Sunday writing 20150802 (#BayWriteClub): A (second) fantastical start, cont’d: The tower of babble

The aggressor called out: “Go into the fields, and grab the first stone you see larger than your fist, and bring it back here. Together, we shall build a mighty thing, a home that will not leak in rain or bluster in the wind! Together we shall make something permanent, something to keep, something that’s ours!”

The tribe cheered, and each person went about their labor, going out into the fields like they might have been gathering fruit in some other place. The eldest watched long as the tribe performed their work, watched as the stones collected, building a very shallow square. One, under further specific instruction from the aggressor, brought up sand from the nearby river and coated the stones in it, using his hands and a stick to build a level foundation upon which more rocks could be stacked.

The aggressor approached the eldest with a look of satisfaction. “You see? We have no need of caves here,” he said, “nor of manna. We shall care for ourselves.”

“But why?” asked the eldest. “What is the need for this?”

“Need?” scoffed the aggressor. “What need is there in your home? What need is there in eating?”

The eldest suddenly felt very sad and a little tired. “We must have shelter. We must have food. The sentiment must does not apply to what you’re doing here.”

“The sentiment must has no meaning here.” The aggressor looked away from the eldest with impatience, preferring to scan his laborers. “What we do here will be good for us all. We can travel with a little more security, knowing that there’s a stable home for us to reach. We can live in comfort, knowing that our shelter is better than whatever we stumbled across and managed to hold for the night. We will make the world for us rather than find our way in the world. You’ll see: There will be comfort, and we will share it with the world.”

Here was the crux, then. The eldest could sense it: his one opportunity to stop this gruesome folly. He started: “Yes, but—”

“No more!” the aggressor commanded. “I will have my house, I will have my people. We will do this. Begone from here if you cannot stand it.” And with that, the aggressor turned his back.

Confusion fell on the eldest then. He felt his mind darken, and everything that the aggressor had said became so much buzzing. In fear, he tenderly reach out his hand and placed it on the aggressor’s shoulder, but the aggressor grabbed the elder’s hand fiercely and with a sudden movement had twisted his arm around so that he fell to the ground on his stomach, and the aggressor mounted his back, screaming, twisting his arm violently so that a sharp strain bolted from his elbow up through his neck. The eldest screamed and tried to buck, but the aggressor was on him and twisting and was not satisfied until he heard a pop, and the pain changed from lightning to a fierce stabbing in his shoulder joint, and the eldest cried and went limp. The aggressor looked on him for a moment with a look of sheer disgust, and he leaned down face to face with the eldest, whispered some noises at him, and then tossed the limp arm to the side and shoved against the eldest to stand up. He then shouted at some members of his tribe who were closest, and pointed at the eldest and made some more noises, but the eldest could not comprehend him.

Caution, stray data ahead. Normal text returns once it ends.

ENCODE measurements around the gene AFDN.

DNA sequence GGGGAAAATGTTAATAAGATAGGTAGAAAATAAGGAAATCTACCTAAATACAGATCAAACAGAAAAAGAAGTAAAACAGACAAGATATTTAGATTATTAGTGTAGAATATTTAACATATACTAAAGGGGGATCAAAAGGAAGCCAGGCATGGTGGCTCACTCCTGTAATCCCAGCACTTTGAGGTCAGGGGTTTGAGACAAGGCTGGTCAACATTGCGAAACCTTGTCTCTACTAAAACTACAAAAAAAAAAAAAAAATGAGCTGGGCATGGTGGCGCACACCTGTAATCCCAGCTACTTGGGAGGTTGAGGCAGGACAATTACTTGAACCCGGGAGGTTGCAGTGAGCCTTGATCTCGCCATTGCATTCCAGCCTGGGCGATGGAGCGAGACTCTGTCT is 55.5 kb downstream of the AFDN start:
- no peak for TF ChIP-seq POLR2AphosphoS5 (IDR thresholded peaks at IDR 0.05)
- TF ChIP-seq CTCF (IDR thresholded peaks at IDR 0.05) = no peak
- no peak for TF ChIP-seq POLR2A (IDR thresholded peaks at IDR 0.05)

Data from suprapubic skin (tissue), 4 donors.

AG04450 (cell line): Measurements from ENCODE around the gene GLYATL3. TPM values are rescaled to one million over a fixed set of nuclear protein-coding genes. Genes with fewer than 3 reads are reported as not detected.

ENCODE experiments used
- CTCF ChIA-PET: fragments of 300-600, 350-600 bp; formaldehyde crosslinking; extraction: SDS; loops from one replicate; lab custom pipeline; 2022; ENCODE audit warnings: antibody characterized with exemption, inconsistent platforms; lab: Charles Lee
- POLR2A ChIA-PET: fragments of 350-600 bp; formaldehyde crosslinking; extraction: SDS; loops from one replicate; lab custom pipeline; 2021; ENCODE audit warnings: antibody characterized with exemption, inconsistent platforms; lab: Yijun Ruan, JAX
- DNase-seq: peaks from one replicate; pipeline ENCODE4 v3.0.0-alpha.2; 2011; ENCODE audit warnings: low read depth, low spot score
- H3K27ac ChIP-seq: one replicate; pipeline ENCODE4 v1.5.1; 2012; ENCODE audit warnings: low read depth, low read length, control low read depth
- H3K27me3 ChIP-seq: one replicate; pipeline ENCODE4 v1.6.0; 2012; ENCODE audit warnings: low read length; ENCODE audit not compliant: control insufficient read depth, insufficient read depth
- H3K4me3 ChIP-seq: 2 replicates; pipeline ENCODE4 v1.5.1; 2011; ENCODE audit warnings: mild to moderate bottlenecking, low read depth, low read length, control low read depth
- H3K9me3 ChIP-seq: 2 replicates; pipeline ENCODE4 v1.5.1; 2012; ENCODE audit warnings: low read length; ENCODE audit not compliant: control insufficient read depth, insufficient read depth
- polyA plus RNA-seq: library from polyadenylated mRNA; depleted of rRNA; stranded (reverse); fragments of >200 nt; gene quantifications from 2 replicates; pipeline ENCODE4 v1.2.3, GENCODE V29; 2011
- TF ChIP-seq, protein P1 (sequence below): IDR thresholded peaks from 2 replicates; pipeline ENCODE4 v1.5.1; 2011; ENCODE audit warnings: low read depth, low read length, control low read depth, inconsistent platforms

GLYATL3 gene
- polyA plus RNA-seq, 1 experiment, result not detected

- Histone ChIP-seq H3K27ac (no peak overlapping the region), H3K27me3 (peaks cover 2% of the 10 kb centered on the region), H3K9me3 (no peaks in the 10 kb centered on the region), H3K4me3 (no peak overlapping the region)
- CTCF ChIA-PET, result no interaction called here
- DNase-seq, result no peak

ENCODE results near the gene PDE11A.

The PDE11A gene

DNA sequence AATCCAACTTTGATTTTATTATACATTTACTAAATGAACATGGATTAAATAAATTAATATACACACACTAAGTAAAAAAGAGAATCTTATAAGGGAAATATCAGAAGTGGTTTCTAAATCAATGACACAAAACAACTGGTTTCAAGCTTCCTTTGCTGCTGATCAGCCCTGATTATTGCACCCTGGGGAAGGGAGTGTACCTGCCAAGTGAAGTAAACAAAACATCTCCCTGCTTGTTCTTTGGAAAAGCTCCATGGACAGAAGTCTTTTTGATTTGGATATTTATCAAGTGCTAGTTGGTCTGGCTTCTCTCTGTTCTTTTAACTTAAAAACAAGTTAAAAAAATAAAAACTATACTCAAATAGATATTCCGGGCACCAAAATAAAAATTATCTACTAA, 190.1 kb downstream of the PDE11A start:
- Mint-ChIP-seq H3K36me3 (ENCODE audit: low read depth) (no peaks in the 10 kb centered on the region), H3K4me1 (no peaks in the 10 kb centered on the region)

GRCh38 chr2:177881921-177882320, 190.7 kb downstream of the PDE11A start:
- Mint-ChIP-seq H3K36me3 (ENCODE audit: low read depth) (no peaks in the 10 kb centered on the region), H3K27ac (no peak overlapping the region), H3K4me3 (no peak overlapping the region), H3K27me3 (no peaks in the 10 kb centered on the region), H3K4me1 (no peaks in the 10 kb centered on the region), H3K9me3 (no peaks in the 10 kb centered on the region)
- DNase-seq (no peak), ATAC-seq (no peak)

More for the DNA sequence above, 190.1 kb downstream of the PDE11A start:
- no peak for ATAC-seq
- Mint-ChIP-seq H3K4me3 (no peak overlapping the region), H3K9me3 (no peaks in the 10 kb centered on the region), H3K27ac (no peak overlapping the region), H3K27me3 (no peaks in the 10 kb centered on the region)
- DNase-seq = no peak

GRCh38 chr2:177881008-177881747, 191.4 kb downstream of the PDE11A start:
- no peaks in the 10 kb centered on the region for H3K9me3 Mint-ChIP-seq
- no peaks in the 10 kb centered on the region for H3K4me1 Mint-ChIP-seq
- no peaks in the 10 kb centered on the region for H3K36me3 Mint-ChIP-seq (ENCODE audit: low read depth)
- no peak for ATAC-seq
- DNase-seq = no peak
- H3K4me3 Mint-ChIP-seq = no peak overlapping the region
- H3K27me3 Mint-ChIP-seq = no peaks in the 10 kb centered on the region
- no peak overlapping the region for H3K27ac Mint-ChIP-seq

The tribesmembers didn’t seem to understand the aggressor any more, either. They stopped gathering to stand gawking at him, and a few looked at each other and mumbled. It began to dawn on them within a few seconds that the words they had spoken to each other before now failed them. No sound from any mouth made any sense, and panic set in.

But the aggressor, in his panic, only became more irate, and he barked to the closest member and pointed at the eldest and made a quick movement of his hand that could have been a motion to throw something away. When the member made no motion to move but remained frozen in place, the aggressor went to him and grabbed him by the shoulders and shoved him towards the eldest, and he herded another two in this fashion. He urged them with his movements and with him hands to get the eldest to his feet and to march him away from their building. And so the eldest found himself outcast, standing on the outskirts of the aggressor’s fields, struck dumb.


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